In an ornate hall in the Philadelphia State House in 1787, a few dozen men drafted the US constitution. For four months, they debated and revised the document until they had something they could generally agree on. Today, they wouldn’t even have to leave their homes. A new site could let any diplomats-to-be work on drafting a new constitution in real time over the web.
Constitute is a repository of all the world’s constitutions, run by the Comparative Constitutions Project, and funded by Google Ideas and the Indigo Trust—a British charity that funds tech projects mainly in Africa. Founded in 2013 (and redesigned in December), Constitute allows users to compare phrasing and ideas across multiple constitutions, highlighting similarities between documents. All of the constitutions have been translated into English, and a selection have been translated into Arabic, for the site. The documents are entirely searchable. Users can either choose from a list of topics to search from—such as “equality regardless of gender” or the “right to bear arms” (an American favorite)—or search for common phrases. For example, “we the people,” the famous opening line of the US constitution, can be found in 50 of the world’s 194 constitutions.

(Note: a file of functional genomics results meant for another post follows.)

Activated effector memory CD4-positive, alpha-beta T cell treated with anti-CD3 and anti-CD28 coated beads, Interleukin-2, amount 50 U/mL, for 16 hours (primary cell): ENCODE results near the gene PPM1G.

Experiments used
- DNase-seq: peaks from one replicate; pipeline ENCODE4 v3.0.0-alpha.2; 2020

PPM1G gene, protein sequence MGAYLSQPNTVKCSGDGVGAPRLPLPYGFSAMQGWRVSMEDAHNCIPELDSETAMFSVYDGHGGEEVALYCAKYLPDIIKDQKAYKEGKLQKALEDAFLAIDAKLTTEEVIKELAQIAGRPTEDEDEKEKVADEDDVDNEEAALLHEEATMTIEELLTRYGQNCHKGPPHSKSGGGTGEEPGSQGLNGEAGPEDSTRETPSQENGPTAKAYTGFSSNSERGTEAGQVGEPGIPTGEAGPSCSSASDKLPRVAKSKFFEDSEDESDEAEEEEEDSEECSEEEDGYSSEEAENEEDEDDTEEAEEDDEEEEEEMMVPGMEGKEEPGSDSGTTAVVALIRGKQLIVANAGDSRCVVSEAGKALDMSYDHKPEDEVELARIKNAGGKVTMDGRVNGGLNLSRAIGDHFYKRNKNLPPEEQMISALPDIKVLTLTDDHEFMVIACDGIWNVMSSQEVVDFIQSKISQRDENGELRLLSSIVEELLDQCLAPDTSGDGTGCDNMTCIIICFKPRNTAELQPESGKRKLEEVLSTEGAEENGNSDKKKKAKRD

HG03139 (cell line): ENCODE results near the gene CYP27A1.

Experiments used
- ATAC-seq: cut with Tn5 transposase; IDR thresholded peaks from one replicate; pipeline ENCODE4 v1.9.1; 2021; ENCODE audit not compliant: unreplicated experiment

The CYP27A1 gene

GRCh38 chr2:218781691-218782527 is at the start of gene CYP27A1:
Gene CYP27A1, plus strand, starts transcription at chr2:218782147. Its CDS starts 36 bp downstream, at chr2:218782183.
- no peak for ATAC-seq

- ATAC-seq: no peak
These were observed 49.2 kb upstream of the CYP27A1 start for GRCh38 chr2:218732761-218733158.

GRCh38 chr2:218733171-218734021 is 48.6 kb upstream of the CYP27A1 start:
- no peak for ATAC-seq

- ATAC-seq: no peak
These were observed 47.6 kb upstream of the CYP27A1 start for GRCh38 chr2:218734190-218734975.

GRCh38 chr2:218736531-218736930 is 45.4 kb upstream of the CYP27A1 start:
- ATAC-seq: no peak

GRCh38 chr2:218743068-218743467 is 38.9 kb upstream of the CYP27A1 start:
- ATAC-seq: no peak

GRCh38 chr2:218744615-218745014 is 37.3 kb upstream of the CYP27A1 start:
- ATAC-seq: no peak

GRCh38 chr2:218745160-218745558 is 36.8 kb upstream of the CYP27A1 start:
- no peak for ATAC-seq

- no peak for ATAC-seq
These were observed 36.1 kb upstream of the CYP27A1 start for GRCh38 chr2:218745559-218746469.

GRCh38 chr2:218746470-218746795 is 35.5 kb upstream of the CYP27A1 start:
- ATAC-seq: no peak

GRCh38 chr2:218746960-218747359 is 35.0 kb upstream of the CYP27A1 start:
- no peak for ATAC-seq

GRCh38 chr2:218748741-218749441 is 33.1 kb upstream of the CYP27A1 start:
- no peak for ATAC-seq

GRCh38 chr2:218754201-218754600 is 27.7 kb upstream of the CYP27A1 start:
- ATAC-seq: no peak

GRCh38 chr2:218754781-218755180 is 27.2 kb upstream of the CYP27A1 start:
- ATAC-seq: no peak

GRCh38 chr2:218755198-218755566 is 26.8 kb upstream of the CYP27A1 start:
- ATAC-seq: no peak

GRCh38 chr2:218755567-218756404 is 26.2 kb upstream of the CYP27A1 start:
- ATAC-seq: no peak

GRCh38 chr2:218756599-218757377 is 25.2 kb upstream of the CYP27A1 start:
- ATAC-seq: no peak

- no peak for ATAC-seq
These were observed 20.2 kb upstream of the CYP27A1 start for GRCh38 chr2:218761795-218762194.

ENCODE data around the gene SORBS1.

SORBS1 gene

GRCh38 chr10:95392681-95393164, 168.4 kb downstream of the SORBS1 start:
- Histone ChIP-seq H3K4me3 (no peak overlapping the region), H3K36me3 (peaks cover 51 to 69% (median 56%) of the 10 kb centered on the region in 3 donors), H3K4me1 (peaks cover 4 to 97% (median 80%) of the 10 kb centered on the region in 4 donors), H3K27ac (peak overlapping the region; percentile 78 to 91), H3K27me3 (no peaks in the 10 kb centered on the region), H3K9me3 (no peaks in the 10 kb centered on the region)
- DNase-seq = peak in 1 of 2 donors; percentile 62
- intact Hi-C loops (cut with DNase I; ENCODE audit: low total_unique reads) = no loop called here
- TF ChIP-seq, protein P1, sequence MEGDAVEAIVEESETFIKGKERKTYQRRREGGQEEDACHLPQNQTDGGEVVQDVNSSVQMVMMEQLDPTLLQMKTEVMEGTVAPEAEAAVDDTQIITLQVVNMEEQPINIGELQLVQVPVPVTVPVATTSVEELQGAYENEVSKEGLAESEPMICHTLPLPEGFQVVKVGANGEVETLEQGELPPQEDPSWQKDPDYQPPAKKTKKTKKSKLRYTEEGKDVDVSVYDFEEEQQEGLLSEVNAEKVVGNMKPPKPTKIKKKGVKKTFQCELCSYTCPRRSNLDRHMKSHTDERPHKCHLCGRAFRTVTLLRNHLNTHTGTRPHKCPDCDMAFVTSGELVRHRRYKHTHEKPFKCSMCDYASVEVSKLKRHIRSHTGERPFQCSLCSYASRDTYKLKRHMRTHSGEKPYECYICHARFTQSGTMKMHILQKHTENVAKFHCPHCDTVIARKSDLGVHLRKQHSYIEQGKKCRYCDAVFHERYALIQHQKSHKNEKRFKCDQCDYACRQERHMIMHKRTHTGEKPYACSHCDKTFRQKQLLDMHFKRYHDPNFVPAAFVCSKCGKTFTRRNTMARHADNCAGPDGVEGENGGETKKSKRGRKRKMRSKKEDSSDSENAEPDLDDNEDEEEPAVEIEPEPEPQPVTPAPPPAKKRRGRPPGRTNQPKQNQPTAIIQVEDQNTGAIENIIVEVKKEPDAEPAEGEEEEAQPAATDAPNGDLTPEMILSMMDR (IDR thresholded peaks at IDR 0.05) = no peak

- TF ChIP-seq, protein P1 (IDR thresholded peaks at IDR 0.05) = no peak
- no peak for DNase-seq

Beyond search and comparisons, Constitute can be used to collaboratively create new constitutions, with the help of Google Docs. A user can select a part of a constitution, or parts from multiple countries’ constitutions, and then export them into a Google Doc. Like any other Google Doc, the constitution can be worked on by multiple people at once—James Madison and William Paterson would now be working out their differences on federalism over a Google Hangout. This probably would have come in handy when Iceland tried to crowd-source its revisions to its constitution in 2010, (which the parliament shot down.)
Zachary Elkins, the director of Constitute, told Quartz that constitutional drafters in Lybia, Myanmar, and Nepal have all used the site. It’s also a useful tool for those just looking to learn more about how governments are legally organized. Elkins said that Constitute has a ”pretty wide use, geographically.” The Arabic language site has recently seen a spike in usage in Saudi Arabia, a country with a new king and no constitution.
Hopefully with greater collaboration tools, delegates in new nations will be able to have more peaceable discourse about governmental policies than those that have come before them. Or perhaps nothing will change.